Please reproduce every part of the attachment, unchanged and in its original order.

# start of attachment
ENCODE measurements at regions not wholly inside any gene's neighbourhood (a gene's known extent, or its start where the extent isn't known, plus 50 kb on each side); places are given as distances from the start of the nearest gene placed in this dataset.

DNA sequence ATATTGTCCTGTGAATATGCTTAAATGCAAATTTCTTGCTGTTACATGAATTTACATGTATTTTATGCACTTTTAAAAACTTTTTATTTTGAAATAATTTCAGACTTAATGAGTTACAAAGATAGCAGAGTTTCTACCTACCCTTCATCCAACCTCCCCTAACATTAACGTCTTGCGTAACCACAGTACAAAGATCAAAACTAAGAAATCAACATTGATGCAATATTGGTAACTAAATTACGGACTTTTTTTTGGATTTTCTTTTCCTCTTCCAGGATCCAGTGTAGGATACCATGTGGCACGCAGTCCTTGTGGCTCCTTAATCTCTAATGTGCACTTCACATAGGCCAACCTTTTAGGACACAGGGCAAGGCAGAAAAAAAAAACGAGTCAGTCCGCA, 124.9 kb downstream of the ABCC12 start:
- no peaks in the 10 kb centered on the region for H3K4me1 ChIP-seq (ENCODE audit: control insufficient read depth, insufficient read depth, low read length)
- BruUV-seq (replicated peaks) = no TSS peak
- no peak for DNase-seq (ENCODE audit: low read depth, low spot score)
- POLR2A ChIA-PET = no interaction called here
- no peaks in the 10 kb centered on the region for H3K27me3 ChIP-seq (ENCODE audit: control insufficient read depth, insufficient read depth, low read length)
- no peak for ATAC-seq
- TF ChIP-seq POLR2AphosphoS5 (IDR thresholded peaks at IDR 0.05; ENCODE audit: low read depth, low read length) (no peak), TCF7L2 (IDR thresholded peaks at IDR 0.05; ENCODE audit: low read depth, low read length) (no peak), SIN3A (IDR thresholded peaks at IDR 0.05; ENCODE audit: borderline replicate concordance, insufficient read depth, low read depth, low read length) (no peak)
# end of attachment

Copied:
ENCODE measurements at regions not wholly inside any gene's neighbourhood (a gene's known extent, or its start where the extent isn't known, plus 50 kb on each side); places are given as distances from the start of the nearest gene placed in this dataset.

DNA sequence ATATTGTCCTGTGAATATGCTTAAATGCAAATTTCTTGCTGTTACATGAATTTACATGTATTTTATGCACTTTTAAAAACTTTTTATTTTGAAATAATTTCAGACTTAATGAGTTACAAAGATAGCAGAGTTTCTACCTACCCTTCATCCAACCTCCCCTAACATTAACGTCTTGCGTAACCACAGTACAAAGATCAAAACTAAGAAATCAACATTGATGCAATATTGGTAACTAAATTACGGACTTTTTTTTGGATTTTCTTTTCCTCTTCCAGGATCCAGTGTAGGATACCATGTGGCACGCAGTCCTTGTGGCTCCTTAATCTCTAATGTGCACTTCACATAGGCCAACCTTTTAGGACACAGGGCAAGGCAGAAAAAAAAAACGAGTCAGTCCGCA, 124.9 kb downstream of the ABCC12 start:
- no peaks in the 10 kb centered on the region for H3K4me1 ChIP-seq (ENCODE audit: control insufficient read depth, insufficient read depth, low read length)
- BruUV-seq (replicated peaks) = no TSS peak
- no peak for DNase-seq (ENCODE audit: low read depth, low spot score)
- POLR2A ChIA-PET = no interaction called here
- no peaks in the 10 kb centered on the region for H3K27me3 ChIP-seq (ENCODE audit: control insufficient read depth, insufficient read depth, low read length)
- no peak for ATAC-seq
- TF ChIP-seq POLR2AphosphoS5 (IDR thresholded peaks at IDR 0.05; ENCODE audit: low read depth, low read length) (no peak), TCF7L2 (IDR thresholded peaks at IDR 0.05; ENCODE audit: low read depth, low read length) (no peak), SIN3A (IDR thresholded peaks at IDR 0.05; ENCODE audit: borderline replicate concordance, insufficient read depth, low read depth, low read length) (no peak)